The parameters we use for determining the “release-ability” of the animal is its fitness and ability to survive on its own in its natural habitat. Rescued animals receive veterinary treatment if required, then are kept under observation, and if found fit for release are then released back into the wild. For this, permissions are secured from concerned authorities to release the animals into suitable habitat. The release is done in the presence of officers from the Wildlife Department and the same is also documented by photos or videos.
Human-wildlife conflict is a growing problem in India. Where possible, what can be done to prevent animals coming into contact with people, or ensure a more symbiotic relationship where interactions are likely?
Conflicts between humans and animals have negative impacts for both sides. People suffer crop damage, depletion of livestock and destruction of property, and sometimes even lose their lives in such encounters. On the other hand, this also results in destruction of habitat and the collapse of wildlife populations, and intensifies negative human attitudes towards wildlife, which can also lead to violent and brutal consequences for wildlife species that are caught in human-wildlife encounters.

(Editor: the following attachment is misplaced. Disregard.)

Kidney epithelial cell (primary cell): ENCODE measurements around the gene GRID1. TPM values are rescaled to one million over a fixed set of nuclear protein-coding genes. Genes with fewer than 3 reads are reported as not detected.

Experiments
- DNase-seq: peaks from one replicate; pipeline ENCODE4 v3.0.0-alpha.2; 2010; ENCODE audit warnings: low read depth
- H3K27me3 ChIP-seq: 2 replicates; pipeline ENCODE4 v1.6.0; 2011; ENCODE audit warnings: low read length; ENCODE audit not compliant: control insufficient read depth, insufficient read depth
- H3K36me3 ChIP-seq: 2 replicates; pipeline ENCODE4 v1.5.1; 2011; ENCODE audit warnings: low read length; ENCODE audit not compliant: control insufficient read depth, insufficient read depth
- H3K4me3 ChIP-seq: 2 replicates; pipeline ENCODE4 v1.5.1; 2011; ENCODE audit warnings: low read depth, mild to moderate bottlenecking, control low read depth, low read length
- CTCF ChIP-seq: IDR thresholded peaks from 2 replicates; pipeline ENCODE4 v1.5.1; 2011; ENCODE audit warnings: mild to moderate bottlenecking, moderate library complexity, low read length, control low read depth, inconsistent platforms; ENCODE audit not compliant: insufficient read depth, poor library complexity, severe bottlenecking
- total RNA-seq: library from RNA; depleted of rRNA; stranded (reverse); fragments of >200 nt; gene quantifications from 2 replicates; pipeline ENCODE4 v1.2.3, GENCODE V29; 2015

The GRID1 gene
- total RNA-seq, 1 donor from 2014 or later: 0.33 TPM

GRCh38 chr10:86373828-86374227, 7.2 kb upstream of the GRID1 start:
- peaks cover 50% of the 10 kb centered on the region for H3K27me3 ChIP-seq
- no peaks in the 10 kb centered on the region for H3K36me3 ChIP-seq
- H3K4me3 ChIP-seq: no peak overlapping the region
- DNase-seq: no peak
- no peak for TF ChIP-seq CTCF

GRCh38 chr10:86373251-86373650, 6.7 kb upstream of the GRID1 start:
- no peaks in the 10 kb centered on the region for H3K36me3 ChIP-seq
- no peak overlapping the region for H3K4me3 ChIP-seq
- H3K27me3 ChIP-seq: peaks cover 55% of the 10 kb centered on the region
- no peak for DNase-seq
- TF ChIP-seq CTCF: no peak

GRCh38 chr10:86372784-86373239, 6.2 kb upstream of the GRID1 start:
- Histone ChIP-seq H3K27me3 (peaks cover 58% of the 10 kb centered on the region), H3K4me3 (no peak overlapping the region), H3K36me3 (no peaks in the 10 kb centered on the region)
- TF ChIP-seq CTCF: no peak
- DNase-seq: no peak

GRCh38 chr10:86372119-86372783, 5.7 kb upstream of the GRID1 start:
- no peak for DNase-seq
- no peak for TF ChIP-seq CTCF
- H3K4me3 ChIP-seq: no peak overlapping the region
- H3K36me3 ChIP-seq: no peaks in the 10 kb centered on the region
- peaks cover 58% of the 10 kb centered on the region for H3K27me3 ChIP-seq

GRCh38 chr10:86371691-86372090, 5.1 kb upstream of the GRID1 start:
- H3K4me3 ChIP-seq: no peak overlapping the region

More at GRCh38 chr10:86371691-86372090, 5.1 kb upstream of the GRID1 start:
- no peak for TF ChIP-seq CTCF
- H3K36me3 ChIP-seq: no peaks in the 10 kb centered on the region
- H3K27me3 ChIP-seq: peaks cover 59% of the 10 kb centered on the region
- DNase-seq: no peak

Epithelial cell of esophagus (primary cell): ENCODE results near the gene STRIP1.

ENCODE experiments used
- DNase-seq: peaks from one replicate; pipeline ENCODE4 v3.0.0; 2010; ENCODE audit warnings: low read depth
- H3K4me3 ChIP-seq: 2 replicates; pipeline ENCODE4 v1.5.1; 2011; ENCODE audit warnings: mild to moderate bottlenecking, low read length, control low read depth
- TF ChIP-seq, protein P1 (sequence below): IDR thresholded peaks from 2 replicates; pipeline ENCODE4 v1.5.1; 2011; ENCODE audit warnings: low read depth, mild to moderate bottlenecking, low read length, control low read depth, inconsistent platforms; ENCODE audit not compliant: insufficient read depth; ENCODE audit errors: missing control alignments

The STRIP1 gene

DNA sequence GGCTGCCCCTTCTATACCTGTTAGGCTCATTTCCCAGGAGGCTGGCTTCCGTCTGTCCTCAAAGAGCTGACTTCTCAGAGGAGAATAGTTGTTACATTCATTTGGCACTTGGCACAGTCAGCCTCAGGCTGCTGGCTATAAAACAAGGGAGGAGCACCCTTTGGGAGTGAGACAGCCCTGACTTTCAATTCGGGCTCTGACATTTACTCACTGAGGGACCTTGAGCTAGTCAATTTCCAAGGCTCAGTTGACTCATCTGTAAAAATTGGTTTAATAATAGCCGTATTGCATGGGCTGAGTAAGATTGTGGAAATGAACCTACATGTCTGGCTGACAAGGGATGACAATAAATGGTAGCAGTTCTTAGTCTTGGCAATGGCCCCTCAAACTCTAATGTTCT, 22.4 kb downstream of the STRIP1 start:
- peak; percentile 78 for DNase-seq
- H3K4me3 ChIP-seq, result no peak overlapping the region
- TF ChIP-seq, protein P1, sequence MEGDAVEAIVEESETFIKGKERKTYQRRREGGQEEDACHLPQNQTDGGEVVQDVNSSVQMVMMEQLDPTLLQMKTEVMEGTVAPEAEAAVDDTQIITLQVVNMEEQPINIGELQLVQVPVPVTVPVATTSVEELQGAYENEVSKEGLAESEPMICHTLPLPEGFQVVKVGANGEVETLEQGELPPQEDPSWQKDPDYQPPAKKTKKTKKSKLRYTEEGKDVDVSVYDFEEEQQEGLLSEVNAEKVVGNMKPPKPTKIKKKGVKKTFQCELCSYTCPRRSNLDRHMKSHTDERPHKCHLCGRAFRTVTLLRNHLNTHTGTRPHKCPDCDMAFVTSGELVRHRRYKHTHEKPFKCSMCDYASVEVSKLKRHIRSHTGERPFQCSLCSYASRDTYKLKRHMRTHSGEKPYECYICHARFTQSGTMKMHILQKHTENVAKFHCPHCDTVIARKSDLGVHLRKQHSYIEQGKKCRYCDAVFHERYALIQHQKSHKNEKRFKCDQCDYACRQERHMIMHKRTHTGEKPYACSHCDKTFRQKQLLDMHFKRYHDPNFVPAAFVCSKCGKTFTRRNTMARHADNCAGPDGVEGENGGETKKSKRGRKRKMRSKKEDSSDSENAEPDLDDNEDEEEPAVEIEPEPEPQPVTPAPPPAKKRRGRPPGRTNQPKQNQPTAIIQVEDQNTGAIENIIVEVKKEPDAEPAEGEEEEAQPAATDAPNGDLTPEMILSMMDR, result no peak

In an attempt to overcome this growing challenge, we have made it our responsibility to educate not just the local communities, but also the younger generation living in human-wildlife conflict zones about their surrounding environment and the animals that are a part of it. Our teams conduct awareness programs to educate the public about using techniques for avoiding and resolving human-wildlife conflicts. These teams also encourage responsible community participation in various conservation initiatives through our centres in Maharashtra, Jammu and Kashmir, Agra, Bannerghatta and New Delhi.